Adventurous vs. Disastrous

I find it strange that I like camping. I have always been a reader, not a doer, and I have always preferred being comfortable. Despite all the improvements in camping equipment, camping is not often comfortable. In fact, it can be downright miserable when you factor in adverse weather, inconsiderate neighbors, and insects. My last foray into camping included such unpleasantness as lawn mowing operations, interminably screaming children, aggressive dogs, and even more aggressive spiders. (They happened to find two places I missed with the insect repellent — jawline and knee — and one place I never even thought of putting it, the top of my head that’s still healing from my tumble down the stairs. ) I suppose the bites could be from my old nemesis, mosquitoes, but the ping-pong-ball-size swellings indicate otherwise.

And yet, with all that, I came away from that last night in Kansas at Meade State Park with a feeling of satisfaction. A feeling of being soul-fed.

Even the horrendous day of driving afterward seemed more adventuresome than disastrous. After all, if I had wanted to zoom across the country problem-free, I would not be driving a forty-four-year-old VW bug.

Heat, hills, head winds were too much for my air-cooled engine. It vapor-locked on me, once when I was driving, and once after I stopped for gas. (I had to push it into a parking space and wait until the engine cooled.) To be fair, the fault lies not with my poor old car but with modern gas and its low burn point.

As I sat in there in the blistering heat, looking around unsuccessfully for a bit of shade, I couldn’t help thinking how nice a bit of rain would be. As if on cue, the wind blew in a few clouds to offer me and my vehicle shade, and after we were back on the road, rain came. Not a lot, just enough to take the burn out of the over-heated air. And so I was able to continue my journey for a while longer. Actually, a lot longer. Five states worth. The only state I drove all the way across that day was New Mexico, but I started in Kansas, caught the corners of Oklahoma snd Texas, and stopped for the night just over the Arizona border. I wimped out and stayed at a motel. The bug bites worried me, and I didn’t want to risk more bites. Nor did I want to have to worry about my car not starting if I were in the wilds. Actually, it probably wouldn’t have been in the middle of a wilderness area but in a state park, which brings me to my final excuse for staying in a motel. Although I never felt unsafe in a national park, staying in a state park made me feel vulnerable. It was too close to civilization and access was too easy for anyone out looking for mischief.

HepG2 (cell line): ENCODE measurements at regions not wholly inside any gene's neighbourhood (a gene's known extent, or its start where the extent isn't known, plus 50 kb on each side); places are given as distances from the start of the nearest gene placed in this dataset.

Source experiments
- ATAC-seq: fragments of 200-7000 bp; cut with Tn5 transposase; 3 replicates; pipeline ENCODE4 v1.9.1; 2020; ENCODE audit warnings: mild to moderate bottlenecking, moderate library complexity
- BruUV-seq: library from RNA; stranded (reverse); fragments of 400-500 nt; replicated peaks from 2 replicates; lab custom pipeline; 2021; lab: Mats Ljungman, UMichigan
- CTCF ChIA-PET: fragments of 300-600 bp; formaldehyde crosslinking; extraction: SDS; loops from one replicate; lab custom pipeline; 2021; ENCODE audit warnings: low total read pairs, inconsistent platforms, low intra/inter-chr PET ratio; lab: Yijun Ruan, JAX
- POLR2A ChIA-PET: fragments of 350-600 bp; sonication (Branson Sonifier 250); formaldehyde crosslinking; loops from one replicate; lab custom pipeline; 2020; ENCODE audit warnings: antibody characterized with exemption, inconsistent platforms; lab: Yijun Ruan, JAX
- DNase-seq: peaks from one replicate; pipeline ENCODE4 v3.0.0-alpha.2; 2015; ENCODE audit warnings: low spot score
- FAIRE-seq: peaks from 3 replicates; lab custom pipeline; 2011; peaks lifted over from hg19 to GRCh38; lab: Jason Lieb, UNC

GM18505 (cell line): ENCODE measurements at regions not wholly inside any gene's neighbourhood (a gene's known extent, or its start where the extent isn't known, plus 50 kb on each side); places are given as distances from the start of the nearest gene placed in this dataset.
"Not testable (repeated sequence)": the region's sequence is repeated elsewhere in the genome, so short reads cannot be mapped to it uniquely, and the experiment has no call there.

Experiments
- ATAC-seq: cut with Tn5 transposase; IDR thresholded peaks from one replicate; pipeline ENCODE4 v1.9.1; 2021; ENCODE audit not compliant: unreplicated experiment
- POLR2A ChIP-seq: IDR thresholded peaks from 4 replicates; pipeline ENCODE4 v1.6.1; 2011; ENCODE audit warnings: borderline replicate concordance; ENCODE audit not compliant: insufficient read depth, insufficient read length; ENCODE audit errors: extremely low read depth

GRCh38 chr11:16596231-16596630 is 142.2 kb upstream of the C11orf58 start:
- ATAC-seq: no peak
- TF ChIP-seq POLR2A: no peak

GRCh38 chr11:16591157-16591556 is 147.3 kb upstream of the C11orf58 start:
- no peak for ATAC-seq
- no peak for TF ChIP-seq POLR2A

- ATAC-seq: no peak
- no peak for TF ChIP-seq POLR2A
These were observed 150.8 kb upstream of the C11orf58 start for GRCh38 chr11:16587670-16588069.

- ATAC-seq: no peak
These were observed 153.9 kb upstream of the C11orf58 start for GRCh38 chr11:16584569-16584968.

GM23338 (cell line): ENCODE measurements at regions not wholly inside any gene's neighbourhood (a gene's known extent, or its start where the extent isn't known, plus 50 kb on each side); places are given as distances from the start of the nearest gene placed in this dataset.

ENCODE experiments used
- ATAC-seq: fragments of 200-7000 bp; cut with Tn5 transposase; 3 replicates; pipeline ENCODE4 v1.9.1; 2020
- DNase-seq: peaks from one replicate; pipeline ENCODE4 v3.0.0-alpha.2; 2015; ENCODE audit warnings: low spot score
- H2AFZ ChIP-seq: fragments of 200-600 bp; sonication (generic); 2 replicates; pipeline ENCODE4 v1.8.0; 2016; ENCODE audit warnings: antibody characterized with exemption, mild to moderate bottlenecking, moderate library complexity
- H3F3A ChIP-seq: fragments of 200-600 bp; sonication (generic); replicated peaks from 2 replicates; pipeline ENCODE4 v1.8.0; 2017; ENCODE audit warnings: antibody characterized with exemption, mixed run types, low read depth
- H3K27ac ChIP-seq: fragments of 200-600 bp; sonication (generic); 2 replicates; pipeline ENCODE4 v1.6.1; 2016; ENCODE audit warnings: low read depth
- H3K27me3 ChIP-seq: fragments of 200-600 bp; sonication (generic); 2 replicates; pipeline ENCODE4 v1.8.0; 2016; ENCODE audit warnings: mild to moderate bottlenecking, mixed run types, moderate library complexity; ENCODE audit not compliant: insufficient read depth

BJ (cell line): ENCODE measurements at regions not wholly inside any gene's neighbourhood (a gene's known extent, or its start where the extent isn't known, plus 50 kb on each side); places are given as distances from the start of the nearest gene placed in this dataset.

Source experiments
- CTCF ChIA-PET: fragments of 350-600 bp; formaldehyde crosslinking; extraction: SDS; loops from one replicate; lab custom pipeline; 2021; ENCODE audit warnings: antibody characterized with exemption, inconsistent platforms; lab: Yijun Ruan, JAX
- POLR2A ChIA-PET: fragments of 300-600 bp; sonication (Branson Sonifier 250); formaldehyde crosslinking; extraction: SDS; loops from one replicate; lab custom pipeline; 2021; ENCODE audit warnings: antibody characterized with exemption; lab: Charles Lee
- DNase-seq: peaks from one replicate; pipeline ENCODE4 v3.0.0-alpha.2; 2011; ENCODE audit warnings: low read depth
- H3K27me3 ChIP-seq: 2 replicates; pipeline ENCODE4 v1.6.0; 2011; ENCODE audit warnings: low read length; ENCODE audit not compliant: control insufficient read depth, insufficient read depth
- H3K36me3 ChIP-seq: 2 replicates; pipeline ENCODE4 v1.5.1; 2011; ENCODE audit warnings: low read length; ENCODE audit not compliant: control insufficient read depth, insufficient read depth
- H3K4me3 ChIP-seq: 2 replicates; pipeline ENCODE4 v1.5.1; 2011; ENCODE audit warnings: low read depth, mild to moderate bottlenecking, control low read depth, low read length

I’d better get going while it is still a bit cool out. See you on down the road.

***

(Pat Bertram is the author of the suspense novels Light Bringer, More Deaths Than One, A Spark of Heavenly Fire, and Daughter Am I. Bertram is also the author of Grief: The Great Yearning, “an exquisite book, wrenching to read, and at the same time full of profound truths.”)

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Unwitting Angel

All along the way of my as yet unfinished cross-country journey, I have been blessed by various angels in human — and electronic — form. These angels have given me shelter in bad weather, brought me companionship in loneliness, taught me cosmic and earthly lessons, gifted me with books, taken me to wondrous events. And sometimes have steered me to safety.

When I left St. Ansgar after my stint of playing innkeeper, I’d planned to take US 63 straight south to have lunch with a friend in Rolla, Missouri. I turned on Google maps to help me get through Waterloo, Iowa, and for some reason, the app sent me on a huge loop around US 63 almost to the Illinois border. As I approached a snarl of highway intersections I needed help navigating, Google maps decided to quit. Fearing I would get hopelessly lost on my own, I took the nearest exit off the highway so I could reset the app. I pulled into a gas station, did my little chores, but could not drive away — the accelerator pedal, which had been sluggish, became rusted into immobility. (Although the bug has been partly restored — paint job, new seat covers, rebuilt engine and transmission — it is still a forty-four-year-old vehicle, with the crotchets and creakings of the elderly. The bug has spent most of its life in dry climes, and doesn’t quite know what to do about the great humidity it has encountered recently except to quietly succumb to rust in inconvenient spots.)

I played around with the pedal and the throttle. Discovered that the throttle was fine — the culprit was the hinge on the pedal itself. Unfortunately, the gas station store was out of 4D40. I explained my predicament and, taking pity on me, the manager rummaged in the back room for some sort of lubricant. When she didn’t find anything suitable, she went to a store shelf, grabbed a bottle of Dawn, told me to pour a few drops of the detergent on the hinge, and bring the bottle back. So I did. The pedal immediately loosened, and I continued my journey, wondering about the incident. Would things have worked out the same if I had taken the route I’d planned? Had Google purposely taken me to safety or was it simply coincidence? Google ex machina or a strange sort of luck?